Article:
Binding the wounds

“Where God tears great gaps we should not try to fill them with human words,” Dietrich Bonhoeffer* wrote to his friends at Finkenwalde after the war death of a friend in 1939. Reading that over the weekend, I couldn’t help but think about the mighty gap torn in the ocean floor off the coast of Japan. Whether from providence or simple geologic pressure, the gap has splintered the Japanese nation in a way that is beyond words. It is the pictures, the videos, the startling images of cars and ships and buildings tossed like toys and the human suffering that have left us speechless.

If there is one word I’ve heard more than others, it is “unimaginable.” The earthquake and resultant tsunami in Japan shocked the world. Even among usually glib reporters, there appeared to be a failure to find the right words, to describe the immensity of the destruction. It was the same way after Haiti and Katrina. And after the tsunami in Indonesia. Disasters of enormous proportions leave us all feeling a bit helpless and words do not suffice. In fact, they feel hollow.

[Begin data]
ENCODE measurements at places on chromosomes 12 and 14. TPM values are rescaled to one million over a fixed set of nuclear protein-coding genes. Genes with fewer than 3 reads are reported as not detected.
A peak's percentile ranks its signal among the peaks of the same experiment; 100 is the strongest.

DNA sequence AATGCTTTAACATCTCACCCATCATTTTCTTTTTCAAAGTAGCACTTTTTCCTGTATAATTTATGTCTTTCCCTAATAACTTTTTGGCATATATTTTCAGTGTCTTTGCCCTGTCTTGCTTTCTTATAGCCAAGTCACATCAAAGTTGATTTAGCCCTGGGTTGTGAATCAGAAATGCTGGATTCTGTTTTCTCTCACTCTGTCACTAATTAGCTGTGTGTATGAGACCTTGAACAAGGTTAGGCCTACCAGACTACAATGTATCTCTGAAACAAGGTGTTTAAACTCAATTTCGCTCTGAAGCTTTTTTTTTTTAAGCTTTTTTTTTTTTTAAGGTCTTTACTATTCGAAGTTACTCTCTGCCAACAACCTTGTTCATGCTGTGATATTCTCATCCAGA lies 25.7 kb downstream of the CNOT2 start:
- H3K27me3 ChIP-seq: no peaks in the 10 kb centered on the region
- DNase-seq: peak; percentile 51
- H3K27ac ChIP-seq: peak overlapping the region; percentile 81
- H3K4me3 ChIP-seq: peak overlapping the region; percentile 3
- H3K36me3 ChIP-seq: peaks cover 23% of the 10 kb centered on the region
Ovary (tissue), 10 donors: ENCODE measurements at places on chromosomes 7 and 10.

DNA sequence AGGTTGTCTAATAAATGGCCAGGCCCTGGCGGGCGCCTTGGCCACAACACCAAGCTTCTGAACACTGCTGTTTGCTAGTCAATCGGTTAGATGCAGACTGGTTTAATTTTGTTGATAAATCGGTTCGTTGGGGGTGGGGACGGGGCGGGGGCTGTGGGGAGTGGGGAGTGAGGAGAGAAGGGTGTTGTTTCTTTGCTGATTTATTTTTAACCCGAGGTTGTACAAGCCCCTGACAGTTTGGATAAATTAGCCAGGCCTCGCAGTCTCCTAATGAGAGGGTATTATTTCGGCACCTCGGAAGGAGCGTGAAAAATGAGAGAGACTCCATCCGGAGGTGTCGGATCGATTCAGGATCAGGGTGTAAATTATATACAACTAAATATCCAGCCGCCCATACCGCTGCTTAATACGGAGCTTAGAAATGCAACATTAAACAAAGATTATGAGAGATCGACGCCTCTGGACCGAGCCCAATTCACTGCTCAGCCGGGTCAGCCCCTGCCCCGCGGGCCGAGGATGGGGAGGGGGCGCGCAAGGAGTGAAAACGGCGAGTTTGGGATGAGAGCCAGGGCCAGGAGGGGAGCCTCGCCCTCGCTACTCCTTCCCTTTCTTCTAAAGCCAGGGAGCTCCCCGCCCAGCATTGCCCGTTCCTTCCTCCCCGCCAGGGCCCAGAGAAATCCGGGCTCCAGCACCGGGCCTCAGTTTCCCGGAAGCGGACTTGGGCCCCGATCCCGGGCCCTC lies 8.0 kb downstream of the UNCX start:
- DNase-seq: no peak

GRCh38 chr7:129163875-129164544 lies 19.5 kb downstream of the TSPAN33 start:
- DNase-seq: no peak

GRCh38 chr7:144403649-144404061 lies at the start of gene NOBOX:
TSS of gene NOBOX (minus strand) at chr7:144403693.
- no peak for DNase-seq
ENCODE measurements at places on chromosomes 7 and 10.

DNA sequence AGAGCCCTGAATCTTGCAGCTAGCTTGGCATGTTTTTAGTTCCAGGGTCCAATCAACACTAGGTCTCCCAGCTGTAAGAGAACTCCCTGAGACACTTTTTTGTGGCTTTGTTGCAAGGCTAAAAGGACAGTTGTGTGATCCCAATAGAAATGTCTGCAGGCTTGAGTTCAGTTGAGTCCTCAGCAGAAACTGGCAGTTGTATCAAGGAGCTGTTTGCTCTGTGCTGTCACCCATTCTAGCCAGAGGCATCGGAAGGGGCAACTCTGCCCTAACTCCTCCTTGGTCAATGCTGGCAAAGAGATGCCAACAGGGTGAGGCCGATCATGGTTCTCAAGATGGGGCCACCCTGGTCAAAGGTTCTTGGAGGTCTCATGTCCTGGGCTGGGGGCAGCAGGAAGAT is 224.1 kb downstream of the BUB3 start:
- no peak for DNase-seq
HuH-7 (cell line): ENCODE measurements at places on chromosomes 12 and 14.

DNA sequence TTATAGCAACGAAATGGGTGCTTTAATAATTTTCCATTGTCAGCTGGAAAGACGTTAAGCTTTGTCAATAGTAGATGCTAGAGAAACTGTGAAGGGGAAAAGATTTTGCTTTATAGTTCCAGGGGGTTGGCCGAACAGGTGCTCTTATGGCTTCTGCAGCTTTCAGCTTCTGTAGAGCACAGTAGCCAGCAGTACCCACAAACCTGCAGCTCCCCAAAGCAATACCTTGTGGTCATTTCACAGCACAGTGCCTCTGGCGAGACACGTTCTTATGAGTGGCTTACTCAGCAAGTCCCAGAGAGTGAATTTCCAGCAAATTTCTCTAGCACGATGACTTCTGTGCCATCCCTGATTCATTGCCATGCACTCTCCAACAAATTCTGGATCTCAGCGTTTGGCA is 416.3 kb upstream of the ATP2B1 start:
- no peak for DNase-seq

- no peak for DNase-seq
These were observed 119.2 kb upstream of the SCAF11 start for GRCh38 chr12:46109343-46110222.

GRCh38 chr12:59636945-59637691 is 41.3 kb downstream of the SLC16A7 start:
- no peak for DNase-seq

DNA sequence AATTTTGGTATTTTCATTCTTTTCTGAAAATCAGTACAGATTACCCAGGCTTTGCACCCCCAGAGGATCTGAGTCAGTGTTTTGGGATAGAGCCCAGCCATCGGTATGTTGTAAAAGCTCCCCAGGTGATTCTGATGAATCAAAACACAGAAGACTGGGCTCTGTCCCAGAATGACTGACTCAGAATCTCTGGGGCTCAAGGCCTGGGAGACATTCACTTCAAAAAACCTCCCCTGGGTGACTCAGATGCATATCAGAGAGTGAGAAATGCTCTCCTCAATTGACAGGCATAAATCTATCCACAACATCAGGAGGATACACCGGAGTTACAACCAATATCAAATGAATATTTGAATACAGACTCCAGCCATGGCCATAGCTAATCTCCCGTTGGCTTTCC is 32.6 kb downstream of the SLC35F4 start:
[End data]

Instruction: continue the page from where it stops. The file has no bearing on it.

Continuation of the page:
As much as I believe in the power of words, it is in the power of doing that makes the difference. Hoping, wishing, sympathizing, talking won’t do.  It is the “be” in “being the change” that will ultimately change the circumstances and alter the landscape in the recovery of Japan. It is the ability to act — not speak or write — that shelters the homeless family or treats the injured child. Although words are powerful, words pale in comparison to a hand offered, a bandage drawn, a check written. Words can inspire but actions impress.

JMU graduate student and JMU Be the Changer Mailizar (’11M) knows this well. In the aftermath of the 2004 tsunami that took the lives of more than 200,000 people in his native Indonesia, he helped the rebuild his neighborhood, working with his fellow citizens and with international volunteers who came to help. In the rebuilding, Mailizar learned how deep the wounds of such a tragedy go, and that healing a country, a nation, a town, a community ravaged by unimaginable tragedy takes much more than words and sentiments and well-wishes.

It takes action.

Read Mailizar’s profile at: http://www.jmu.edu/bethechange/people/mailizar.shtml

*from Bonhoeffer: Pastor, Prophet, Martyr, Spy by Eric Metaxas, page 239,

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About James Madison University
This blog is about the people of James Madison University — a caring, committed and engaged community spread all over the world, making lives better and brighter, healthier and safer, kinder and bolder. As Gandhi suggested, we are taking steps to BE the CHANGE we wish to see in the world. And these are our stories....

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